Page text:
My Neverending Childhood

Neverending Story

Yesterday, a local theatre had an afternoon showing of one of my favorite childhood films, The Neverending Story. Steven had never seen it before, so I insisted we go. I own it on DVD, so it wasn’t like it was the first time I’d seen it in many years, but I’d never seen it on the big screen. The first time I ever saw it was on videotape.

When I was little, that was one of our go-to movies. It was before the days you could buy your favorite films on VHS. No, we had to rent it over and over and over again. Then we’d run down the street singing the theme song at the top of our lungs, pretending we were riding Falkor.

I always enjoy watching this film, but seeing it in the theatre, larger-than-life, with the music streaming out at me from large speakers…it was a much more emotional experience than I’d expected. I started tearing up just listening to the opening theme. It took me right back to that insecure, awkward kid I used to be. The little girl who wanted an imaginary world to disappear into in the worst way. By the end, when Bastian starts making wishes, I was a blubbering mess.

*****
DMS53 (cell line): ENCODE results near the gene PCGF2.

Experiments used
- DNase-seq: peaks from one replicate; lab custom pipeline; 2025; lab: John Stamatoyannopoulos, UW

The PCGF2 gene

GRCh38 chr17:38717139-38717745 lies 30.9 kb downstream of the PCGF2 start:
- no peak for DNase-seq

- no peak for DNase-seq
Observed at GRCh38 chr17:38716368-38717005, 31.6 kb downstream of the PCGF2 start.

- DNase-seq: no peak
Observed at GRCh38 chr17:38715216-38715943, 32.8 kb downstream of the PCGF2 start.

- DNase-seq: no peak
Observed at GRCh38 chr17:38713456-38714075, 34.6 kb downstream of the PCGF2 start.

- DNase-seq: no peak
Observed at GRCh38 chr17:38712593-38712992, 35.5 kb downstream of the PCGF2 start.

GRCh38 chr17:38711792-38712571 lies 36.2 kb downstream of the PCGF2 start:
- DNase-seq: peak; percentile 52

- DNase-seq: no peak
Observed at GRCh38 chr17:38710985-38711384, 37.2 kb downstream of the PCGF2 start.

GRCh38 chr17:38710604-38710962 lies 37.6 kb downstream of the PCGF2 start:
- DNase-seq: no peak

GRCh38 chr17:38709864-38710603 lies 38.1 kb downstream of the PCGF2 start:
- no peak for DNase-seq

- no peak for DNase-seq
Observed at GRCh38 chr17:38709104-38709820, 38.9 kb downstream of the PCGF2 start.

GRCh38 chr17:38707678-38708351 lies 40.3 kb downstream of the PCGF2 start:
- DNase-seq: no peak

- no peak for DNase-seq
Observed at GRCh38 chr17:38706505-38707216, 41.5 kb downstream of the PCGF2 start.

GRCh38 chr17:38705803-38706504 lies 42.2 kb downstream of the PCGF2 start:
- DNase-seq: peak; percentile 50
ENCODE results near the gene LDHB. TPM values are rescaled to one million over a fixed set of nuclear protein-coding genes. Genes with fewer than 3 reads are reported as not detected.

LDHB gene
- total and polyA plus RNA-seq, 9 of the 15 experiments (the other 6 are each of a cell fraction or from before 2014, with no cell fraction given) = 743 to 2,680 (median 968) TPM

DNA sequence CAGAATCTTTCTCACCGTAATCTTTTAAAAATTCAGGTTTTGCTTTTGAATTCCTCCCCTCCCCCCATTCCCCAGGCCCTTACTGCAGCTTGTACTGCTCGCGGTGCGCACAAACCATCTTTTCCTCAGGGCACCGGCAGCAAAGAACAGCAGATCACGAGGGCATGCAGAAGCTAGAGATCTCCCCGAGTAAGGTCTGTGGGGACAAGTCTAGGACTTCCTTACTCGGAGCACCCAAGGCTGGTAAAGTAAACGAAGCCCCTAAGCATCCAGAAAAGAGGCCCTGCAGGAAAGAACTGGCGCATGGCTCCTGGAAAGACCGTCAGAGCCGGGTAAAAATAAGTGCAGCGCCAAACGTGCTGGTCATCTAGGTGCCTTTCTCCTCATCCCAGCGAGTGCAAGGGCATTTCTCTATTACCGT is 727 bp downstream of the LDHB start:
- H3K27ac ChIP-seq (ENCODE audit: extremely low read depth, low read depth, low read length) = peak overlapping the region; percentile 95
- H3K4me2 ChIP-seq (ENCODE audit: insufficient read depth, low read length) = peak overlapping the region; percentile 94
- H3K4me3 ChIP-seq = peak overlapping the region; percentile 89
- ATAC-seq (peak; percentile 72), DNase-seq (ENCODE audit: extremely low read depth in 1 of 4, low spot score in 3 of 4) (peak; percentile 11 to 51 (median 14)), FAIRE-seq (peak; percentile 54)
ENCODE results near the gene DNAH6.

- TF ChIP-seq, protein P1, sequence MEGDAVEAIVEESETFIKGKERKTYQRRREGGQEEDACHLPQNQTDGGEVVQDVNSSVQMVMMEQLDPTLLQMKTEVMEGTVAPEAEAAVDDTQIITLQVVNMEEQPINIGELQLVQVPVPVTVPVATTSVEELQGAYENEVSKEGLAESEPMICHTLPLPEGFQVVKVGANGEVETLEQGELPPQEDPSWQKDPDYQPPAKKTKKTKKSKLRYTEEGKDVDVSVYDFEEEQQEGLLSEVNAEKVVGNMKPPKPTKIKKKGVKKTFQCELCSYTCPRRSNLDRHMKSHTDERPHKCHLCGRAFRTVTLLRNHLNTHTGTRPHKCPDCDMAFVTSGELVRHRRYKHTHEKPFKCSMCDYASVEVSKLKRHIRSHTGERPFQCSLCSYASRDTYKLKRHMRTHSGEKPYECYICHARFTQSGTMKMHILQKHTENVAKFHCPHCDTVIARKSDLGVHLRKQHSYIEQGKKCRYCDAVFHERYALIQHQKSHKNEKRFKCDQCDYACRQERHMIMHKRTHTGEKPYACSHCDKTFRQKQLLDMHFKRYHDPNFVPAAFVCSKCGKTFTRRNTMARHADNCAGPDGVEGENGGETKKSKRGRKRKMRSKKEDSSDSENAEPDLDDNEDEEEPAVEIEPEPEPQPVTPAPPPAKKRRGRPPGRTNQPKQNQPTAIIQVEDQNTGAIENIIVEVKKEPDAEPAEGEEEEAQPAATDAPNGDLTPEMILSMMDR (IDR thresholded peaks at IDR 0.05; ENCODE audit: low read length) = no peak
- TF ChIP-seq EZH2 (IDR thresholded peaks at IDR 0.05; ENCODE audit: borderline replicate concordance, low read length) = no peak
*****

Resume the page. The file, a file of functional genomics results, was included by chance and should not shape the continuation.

And it was great.

Even looking at it as an adult, it holds up rather well. There are a few exceptions–I had a huge crush on Atreyu at the time, but the “noble savage as savior” trope really doesn’t work these days. Also, there’s a dearth of female roles–something I didn’t notice at the time because most movies were like that. The fact that the few we have are either all-knowing Mysterious Creatures or nagging wives doesn’t really sit well with me now.

And this is the movie that taught me about continuity errors. The Childlike Empress wears a nifty pearl headpiece, but in her big scene at the end, the two strips in the middle move depending on which take they used. That bothered the heck out of me when I was little, but now that I’ve seen oodles of examples of this everywhere, I’ve gotten used to it. I do still notice it every time I watch though.

Given how well the rest of this film works, I find all those issues very easy to overlook. (I will admit nostalgia may be a big factor in that.) Even the special effects hold up pretty well. They’re not great, but they’re not laughable like some other fantasy media of the time.

Happily, Steven enjoyed it, even seeing it for the first time as a theoretically-grown-up adult. So we will remain married. And I’ll continue to show him more of the beloved films he’s missed. But that…is another story.